CLEVELAND, Ohio (WJW) – The Ohio Highway Patrol says several recent incidents illustrate the importance of the state’s new distracted driving law, which goes into effect next month.
On Sunday, an OSHP dash cam captured what appeared to be a close call for a soldier as a distracted driver drove left of downtown and nearly collided with his cruiser in Putnam County.
The soldier caught up with the car, and the driver admitted that a problem with his mobile phone was to blame for the close collision.
In the video, a soldier asked, “Hey, what’s the problem?”
The driver replied, “Oh, it was entirely my fault, I dropped the phone, I followed him and put my knee on the steering wheel.”
The soldier referred to the Michigan man for riding left of center.
Highway Patrol says the incident shows how easily drivers can get distracted.
There have been 62,000 distracted driving accidents in Ohio since 2018, a number OSHP believes is an underestimate.
“A few seconds to write a text or read a text, you do not look at the roadway, and in those few seconds you can cover the length of a football field and not even notice it,” said the sergeant. Ryan Purple.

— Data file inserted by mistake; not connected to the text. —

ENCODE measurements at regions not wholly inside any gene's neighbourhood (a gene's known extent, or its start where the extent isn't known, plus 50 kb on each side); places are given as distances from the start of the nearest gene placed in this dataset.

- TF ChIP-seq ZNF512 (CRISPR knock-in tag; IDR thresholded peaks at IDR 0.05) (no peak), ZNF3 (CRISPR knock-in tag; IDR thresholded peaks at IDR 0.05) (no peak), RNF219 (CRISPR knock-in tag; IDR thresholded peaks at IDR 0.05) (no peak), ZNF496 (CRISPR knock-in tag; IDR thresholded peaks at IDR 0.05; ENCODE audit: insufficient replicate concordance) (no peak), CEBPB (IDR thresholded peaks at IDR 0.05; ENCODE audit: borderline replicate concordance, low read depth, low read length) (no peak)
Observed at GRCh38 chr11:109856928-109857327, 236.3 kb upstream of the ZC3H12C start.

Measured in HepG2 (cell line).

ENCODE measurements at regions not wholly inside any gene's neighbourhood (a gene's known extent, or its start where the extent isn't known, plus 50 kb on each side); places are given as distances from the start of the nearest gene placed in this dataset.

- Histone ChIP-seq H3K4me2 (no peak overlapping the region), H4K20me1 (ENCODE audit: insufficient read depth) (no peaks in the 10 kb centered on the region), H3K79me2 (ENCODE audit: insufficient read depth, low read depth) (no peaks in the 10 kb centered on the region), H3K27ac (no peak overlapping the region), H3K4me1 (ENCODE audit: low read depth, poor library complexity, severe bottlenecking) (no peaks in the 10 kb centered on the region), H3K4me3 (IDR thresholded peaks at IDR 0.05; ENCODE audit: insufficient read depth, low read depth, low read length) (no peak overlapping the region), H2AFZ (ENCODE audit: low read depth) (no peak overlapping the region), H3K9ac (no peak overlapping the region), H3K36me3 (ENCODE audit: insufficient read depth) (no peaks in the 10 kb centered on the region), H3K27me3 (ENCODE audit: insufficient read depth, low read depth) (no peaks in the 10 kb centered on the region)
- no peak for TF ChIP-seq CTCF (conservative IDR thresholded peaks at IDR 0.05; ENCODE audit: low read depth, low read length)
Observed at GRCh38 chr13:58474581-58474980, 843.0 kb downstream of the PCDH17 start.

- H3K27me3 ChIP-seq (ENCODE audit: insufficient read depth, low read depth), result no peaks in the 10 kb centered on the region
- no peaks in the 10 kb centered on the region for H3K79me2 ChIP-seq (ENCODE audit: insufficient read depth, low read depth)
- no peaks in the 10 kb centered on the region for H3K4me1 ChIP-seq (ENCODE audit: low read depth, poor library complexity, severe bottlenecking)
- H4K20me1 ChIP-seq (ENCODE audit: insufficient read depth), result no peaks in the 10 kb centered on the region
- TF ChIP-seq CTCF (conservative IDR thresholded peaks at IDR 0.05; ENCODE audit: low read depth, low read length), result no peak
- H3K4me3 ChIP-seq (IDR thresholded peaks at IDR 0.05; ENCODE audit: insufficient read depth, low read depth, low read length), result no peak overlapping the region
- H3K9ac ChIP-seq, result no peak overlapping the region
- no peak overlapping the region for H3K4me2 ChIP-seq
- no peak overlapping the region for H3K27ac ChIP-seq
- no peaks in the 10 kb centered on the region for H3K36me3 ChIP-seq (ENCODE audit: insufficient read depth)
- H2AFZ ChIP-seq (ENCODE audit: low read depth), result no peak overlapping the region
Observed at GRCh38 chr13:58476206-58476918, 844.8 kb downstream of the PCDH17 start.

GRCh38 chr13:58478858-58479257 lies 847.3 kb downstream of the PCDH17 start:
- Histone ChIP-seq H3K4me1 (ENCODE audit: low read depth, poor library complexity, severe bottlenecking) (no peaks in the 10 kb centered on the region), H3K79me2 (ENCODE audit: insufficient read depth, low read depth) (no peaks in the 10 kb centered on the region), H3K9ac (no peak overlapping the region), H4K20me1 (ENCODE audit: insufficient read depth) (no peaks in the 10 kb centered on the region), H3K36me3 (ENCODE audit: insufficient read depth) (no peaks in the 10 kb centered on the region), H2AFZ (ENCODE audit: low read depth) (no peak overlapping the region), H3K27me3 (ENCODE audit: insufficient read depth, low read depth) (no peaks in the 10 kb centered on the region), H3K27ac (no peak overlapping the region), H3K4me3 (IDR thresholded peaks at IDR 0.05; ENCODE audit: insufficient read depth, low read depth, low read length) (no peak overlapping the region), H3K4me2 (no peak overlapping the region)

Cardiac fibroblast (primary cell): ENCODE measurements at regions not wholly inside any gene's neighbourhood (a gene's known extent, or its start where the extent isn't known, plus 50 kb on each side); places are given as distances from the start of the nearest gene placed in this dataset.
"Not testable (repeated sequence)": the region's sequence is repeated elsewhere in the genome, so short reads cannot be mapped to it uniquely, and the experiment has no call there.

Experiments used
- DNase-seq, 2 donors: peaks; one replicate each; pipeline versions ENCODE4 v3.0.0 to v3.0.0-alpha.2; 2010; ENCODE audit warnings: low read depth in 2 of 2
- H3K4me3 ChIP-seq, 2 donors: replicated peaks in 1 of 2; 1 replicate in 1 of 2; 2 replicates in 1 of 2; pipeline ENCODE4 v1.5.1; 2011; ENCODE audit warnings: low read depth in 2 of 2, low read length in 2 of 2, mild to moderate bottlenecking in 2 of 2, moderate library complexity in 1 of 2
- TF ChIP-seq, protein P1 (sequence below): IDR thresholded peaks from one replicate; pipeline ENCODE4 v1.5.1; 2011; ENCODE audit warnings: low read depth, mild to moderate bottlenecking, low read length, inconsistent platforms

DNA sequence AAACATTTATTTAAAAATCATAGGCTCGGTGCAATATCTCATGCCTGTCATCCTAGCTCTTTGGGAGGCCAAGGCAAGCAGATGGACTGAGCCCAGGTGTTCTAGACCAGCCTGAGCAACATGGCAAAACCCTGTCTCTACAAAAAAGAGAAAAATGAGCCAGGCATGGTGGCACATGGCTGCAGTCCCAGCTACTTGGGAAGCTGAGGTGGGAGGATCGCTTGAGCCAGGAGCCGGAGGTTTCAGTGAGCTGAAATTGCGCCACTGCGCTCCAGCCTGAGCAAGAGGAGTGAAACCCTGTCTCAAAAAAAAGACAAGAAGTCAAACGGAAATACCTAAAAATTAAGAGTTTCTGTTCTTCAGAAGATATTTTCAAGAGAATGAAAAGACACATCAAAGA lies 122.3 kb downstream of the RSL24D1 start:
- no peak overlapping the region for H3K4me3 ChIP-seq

During another emergency stop related to distracted driving, a soldier stopped a tractor-trailer in Bukirus after noticing that the driver was crossing two lanes of the highway.
The driver admitted that he paid more attention to the connection with his surveillance cameras at home than to the road in front of him.
On the video from the soldier’s body camera, he asked, “Did you watch your cameras at home? The truck driver replied, “Yes.”
The soldier then said, “While you are driving? It’s distracted driving.”
In response to such incidents, a new distracted driving law goes into effect in Ohio on April 4.
The new law gives law enforcement officers the ability to stop drivers if police officers see that they are illegally using mobile phones or other electronic devices.
According to Sgt. Purpura: “You can’t hold your cell phone in your hand, you can’t speak on the speakerphone, you can’t use your body to support this device and talk on the phone, you can’t enter data manually, you can’t send text messages. without entering a phone number.
But there will be exceptions in the new law. Drivers will be allowed to hold their phones to their ears during phone calls, use devices at red lights and report emergencies. Once the new law goes into effect, there will be a six-month grace period during which law enforcement will issue warnings to educate drivers and try to kick some bad habits. “Every time you get behind the wheel, just to eliminate that distraction, put down your cell phone, electronic device, and focus on driving.”
Here is a link that explains more about the new law.